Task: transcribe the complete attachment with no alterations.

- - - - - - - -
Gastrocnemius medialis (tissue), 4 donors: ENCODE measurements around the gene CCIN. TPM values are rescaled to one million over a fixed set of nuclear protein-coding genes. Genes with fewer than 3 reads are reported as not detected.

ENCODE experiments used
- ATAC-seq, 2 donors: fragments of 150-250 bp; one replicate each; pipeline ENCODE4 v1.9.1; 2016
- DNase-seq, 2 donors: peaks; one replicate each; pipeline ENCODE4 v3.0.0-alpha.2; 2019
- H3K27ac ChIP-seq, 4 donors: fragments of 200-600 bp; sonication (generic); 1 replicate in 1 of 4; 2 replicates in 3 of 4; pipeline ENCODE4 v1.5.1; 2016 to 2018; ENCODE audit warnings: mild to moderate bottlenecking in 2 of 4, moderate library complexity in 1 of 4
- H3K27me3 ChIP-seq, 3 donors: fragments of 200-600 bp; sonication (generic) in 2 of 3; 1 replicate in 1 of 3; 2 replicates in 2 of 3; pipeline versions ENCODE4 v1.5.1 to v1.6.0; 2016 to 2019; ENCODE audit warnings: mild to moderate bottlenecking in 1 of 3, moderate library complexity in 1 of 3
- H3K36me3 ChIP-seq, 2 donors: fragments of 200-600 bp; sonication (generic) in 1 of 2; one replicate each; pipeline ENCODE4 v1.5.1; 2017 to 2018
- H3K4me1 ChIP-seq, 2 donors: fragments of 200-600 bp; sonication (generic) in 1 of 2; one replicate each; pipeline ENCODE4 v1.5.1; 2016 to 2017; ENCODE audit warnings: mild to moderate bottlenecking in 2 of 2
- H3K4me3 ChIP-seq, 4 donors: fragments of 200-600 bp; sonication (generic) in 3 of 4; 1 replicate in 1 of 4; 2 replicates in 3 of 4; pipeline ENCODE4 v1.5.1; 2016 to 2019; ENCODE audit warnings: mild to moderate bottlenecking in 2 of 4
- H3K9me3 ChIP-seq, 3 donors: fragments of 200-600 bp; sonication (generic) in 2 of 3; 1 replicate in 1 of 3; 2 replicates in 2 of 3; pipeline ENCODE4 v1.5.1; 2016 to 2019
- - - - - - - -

Gastrocnemius medialis (tissue), 4 donors: ENCODE measurements around the gene CCIN. TPM values are rescaled to one million over a fixed set of nuclear protein-coding genes. Genes with fewer than 3 reads are reported as not detected.

ENCODE experiments used
- ATAC-seq, 2 donors: fragments of 150-250 bp; one replicate each; pipeline ENCODE4 v1.9.1; 2016
- DNase-seq, 2 donors: peaks; one replicate each; pipeline ENCODE4 v3.0.0-alpha.2; 2019
- H3K27ac ChIP-seq, 4 donors: fragments of 200-600 bp; sonication (generic); 1 replicate in 1 of 4; 2 replicates in 3 of 4; pipeline ENCODE4 v1.5.1; 2016 to 2018; ENCODE audit warnings: mild to moderate bottlenecking in 2 of 4, moderate library complexity in 1 of 4
- H3K27me3 ChIP-seq, 3 donors: fragments of 200-600 bp; sonication (generic) in 2 of 3; 1 replicate in 1 of 3; 2 replicates in 2 of 3; pipeline versions ENCODE4 v1.5.1 to v1.6.0; 2016 to 2019; ENCODE audit warnings: mild to moderate bottlenecking in 1 of 3, moderate library complexity in 1 of 3
- H3K36me3 ChIP-seq, 2 donors: fragments of 200-600 bp; sonication (generic) in 1 of 2; one replicate each; pipeline ENCODE4 v1.5.1; 2017 to 2018
- H3K4me1 ChIP-seq, 2 donors: fragments of 200-600 bp; sonication (generic) in 1 of 2; one replicate each; pipeline ENCODE4 v1.5.1; 2016 to 2017; ENCODE audit warnings: mild to moderate bottlenecking in 2 of 2
- H3K4me3 ChIP-seq, 4 donors: fragments of 200-600 bp; sonication (generic) in 3 of 4; 1 replicate in 1 of 4; 2 replicates in 3 of 4; pipeline ENCODE4 v1.5.1; 2016 to 2019; ENCODE audit warnings: mild to moderate bottlenecking in 2 of 4
- H3K9me3 ChIP-seq, 3 donors: fragments of 200-600 bp; sonication (generic) in 2 of 3; 1 replicate in 1 of 3; 2 replicates in 2 of 3; pipeline ENCODE4 v1.5.1; 2016 to 2019